“If you want a guarantee, buy a toaster.” – Clint Eastwood
This evening we’re celebrating my granddaughter’s seventh birthday. It will be a small family gathering at an outdoor amphitheater performance of Beauty and the Beast. It looks to be a hot and humid summer evening. I’m anticipating the family fun and pleasant moments as much as my grandchildren (maybe more). We checked the weather, no rain is predicted until later tonight – after midnight, but one never knows for sure. We live in an uncertain world.
That’s the way it is with picnics, weather, people, relationships, politics, the economy, and your job. Many things are uncertain, unpredictable, and come with no guarantees. These uncertainties cause worry, doubt and insecurity.
Uncertainty in life causes a ripple effect of insecurity and sometimes feelings of inadequacy. The way doubt and fear too often cascade into emotional calamity is worth talking about. For example, in 2009 I traveled with my daughter and niece to South Africa to speak at a conference. Our flight from Minneapolis, Minnesota to Atlanta, Georgia was delayed causing us to miss the only flight from Atlanta to Johannesburg, South Africa. We found a hotel near the airport in Atlanta and planned to catch the next scheduled flight 24 hours later. That evening we walked to dinner at a restaurant and stopped to pick up a couple of things at a convenience store. After purchasing our items and exiting the store, I realized I didn’t have my wallet. In an almost instant panic, we returned to search for it. Frantically, I asked the clerk, thinking I left it on the counter on the patron side of the glass and barred divider that protected her. She said she hadn’t seen it.
Fearing the Worst
Let me explain the seriousness of not having my wallet. I was carrying, in my wallet, all three passports, all the airline tickets, all contact information, $800 cash, and my credit cards. Without my wallet – I had nothing. My point is, this loss triggered an avalanche of insecurity, doubt, and cascading negative thoughts. “Why wasn’t I more careful; how will I replace the tickets; what about the passports?”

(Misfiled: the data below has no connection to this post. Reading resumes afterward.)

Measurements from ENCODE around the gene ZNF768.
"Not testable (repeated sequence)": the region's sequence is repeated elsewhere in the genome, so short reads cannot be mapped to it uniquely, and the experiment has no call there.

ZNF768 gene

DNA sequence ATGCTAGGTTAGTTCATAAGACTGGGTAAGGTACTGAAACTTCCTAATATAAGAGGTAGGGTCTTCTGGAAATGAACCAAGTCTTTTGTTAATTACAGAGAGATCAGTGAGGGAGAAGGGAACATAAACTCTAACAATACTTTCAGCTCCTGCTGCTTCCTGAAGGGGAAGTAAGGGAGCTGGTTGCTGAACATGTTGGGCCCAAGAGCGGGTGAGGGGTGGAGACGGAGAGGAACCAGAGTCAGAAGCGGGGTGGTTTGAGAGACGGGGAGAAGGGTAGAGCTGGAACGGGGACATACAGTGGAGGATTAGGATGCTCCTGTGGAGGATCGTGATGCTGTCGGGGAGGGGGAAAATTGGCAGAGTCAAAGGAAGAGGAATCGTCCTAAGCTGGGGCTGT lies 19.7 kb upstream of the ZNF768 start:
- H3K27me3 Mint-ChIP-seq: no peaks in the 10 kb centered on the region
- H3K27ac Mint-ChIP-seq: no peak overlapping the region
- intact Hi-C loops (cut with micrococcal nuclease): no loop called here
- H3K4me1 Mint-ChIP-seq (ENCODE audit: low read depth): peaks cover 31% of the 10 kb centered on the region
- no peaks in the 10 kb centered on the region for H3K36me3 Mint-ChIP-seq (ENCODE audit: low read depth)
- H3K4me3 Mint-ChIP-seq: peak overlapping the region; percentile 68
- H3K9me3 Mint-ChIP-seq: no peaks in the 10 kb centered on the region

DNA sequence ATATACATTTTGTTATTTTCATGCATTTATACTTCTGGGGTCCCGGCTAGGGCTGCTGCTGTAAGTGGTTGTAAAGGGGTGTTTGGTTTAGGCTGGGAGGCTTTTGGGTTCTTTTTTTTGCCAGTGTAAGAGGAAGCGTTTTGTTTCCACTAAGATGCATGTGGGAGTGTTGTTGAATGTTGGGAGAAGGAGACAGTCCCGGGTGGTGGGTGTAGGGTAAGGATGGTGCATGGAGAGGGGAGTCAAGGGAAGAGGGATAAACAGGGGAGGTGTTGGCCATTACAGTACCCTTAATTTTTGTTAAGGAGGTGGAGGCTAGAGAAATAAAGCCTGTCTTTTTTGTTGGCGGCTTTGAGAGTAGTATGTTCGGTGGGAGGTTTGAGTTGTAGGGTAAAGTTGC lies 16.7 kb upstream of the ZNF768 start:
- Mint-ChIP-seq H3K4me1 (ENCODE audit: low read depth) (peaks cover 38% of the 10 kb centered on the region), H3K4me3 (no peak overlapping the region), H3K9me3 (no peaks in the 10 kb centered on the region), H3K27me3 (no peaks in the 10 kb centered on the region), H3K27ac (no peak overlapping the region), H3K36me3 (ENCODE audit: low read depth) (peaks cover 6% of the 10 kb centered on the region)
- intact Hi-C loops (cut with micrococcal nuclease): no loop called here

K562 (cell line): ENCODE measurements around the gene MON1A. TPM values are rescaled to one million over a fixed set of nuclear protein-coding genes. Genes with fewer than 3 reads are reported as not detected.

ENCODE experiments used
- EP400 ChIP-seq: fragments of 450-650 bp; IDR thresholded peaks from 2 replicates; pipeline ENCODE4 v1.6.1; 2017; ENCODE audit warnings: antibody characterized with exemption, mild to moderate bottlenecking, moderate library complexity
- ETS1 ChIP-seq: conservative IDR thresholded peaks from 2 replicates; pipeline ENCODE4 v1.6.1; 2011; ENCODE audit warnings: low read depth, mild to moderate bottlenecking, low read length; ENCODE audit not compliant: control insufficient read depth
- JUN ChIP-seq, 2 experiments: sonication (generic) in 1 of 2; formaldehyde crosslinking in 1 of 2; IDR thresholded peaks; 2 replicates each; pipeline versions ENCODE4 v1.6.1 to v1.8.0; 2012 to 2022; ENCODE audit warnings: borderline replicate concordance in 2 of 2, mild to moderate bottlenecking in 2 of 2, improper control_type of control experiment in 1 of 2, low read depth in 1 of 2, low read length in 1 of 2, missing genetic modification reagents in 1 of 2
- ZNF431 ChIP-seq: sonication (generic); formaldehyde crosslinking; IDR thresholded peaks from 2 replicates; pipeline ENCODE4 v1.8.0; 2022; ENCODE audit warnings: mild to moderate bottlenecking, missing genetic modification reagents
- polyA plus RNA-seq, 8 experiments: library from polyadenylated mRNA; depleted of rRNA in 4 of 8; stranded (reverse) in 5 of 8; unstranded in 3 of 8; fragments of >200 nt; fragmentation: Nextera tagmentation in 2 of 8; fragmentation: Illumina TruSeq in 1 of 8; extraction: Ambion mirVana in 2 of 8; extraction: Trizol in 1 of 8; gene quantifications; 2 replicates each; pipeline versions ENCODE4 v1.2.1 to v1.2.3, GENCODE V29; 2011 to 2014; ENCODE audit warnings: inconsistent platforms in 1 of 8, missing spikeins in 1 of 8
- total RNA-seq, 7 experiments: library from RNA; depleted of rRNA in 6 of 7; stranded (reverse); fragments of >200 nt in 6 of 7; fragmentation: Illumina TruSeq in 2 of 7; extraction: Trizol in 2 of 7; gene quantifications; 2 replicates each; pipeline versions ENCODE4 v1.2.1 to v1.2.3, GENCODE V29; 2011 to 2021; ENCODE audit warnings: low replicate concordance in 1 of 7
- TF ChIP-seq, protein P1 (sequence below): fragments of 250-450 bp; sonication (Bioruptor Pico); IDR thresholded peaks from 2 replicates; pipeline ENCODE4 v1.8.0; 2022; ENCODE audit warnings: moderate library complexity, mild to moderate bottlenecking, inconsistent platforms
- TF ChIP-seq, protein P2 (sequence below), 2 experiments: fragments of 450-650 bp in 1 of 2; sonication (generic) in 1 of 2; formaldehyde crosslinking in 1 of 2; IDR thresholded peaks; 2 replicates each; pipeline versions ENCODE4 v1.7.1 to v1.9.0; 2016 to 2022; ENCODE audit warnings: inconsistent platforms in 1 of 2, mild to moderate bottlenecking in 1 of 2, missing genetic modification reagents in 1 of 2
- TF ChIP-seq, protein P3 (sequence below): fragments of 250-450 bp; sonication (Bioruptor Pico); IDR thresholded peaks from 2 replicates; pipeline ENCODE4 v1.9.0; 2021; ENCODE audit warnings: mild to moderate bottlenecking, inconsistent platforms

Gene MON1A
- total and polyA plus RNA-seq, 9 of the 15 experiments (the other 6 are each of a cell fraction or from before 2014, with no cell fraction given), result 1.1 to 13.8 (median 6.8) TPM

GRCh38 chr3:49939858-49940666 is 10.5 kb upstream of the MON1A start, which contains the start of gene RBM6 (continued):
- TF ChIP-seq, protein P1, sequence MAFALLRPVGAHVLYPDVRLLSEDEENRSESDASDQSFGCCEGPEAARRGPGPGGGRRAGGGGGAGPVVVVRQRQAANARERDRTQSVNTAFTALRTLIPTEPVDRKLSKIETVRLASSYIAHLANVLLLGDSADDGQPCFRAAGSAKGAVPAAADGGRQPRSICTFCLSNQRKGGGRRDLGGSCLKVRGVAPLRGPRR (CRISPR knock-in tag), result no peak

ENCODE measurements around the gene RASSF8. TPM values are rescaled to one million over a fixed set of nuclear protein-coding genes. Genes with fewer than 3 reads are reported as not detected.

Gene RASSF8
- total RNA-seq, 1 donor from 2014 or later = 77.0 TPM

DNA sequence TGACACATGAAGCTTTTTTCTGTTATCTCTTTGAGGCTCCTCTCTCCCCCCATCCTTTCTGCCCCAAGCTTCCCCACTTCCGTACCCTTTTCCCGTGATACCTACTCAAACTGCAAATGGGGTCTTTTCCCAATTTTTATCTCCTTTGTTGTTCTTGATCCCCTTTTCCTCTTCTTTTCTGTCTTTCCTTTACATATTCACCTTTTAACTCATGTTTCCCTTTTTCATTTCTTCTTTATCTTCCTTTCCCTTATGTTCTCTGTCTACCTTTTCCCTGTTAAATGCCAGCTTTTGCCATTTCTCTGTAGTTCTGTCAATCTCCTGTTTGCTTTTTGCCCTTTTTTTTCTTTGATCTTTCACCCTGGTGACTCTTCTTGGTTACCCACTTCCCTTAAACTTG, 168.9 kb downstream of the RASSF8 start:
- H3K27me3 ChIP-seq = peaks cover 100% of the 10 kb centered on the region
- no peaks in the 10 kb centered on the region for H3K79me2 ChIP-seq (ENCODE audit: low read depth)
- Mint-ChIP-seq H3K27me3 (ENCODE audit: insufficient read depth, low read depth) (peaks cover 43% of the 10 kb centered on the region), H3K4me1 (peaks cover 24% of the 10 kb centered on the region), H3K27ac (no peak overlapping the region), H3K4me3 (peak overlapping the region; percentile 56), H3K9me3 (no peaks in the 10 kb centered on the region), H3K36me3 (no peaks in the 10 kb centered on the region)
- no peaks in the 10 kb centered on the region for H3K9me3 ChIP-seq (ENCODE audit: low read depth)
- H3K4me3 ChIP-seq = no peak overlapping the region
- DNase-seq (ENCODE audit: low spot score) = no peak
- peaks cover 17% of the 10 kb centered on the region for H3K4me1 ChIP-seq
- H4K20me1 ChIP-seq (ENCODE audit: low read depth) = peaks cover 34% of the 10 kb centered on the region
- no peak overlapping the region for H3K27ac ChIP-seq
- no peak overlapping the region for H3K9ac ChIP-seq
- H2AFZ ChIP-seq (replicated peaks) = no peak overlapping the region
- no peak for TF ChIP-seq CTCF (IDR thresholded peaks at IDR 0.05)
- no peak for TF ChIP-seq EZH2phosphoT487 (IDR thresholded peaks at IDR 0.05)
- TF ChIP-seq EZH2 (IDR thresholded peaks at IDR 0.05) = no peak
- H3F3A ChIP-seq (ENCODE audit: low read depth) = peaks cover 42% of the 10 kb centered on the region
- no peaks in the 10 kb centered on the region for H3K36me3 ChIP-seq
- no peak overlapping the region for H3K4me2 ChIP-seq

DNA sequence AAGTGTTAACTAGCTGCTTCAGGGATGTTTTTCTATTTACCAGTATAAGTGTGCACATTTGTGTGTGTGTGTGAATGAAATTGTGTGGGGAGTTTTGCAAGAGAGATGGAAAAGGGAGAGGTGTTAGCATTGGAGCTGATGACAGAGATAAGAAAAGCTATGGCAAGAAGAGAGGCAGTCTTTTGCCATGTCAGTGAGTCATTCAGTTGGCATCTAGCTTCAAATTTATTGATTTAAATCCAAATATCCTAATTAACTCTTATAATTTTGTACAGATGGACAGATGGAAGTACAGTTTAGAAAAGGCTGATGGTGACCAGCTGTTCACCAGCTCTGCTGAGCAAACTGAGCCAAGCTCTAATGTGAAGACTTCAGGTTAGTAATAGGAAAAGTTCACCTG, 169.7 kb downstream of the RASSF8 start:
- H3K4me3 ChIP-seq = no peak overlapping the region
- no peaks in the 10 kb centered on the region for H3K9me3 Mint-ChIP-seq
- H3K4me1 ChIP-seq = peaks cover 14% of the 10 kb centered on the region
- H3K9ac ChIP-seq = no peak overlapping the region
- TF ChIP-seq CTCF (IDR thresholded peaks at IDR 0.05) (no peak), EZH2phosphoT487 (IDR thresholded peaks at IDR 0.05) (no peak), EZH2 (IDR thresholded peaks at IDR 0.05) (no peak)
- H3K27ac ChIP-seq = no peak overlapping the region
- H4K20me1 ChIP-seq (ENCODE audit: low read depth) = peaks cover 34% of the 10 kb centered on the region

Living in an uncertain world is difficult enough – yet this often leads to distorted, exaggerated, and inaccurate thoughts which can make almost any bad situation, worse. “I can’t do anything right, the trip is ruined, I let everyone down.”
I returned and searched the store once again. Nothing! I left the store and walked 20 yards, upset, muttering self-deprecating remarks, when I glanced down toward my shopping bag and opened it. There inside, I found my wallet that I had hastily stuffed in the bag with my purchases.
Making it Worse
Being unsure, losing something, and experiencing anxious moments can be threatening to your recovery. Stressful situations like the loss of my wallet, are made worse by our perception of the problem. We have a choice to make in the way we think about a difficulty. Too often, we exaggerate the problem, distort reality, and overstate our fear and worry. Our misperception of the situation drives our negative emotional reaction. We become too quickly overwhelmed, frustrated, and irritated. We see a difficult situation as impossible, view an inconvenience as a major disruption, and perceive an unknowable doubt as a fact.
Making it Better
You cannot prevent every negative situation or manage every difficult circumstance, but you can change the way you think about it. Focus your attention on what you have, not what you have lost, on where you are going, not where you’ve been, and who you can become, not who you use to be. Your sobriety and recovery are strengthened, not by the situations you face, but by the way you control your attitude and manage your disposition as you face them.
Recovery is a journey. Enjoy the ride!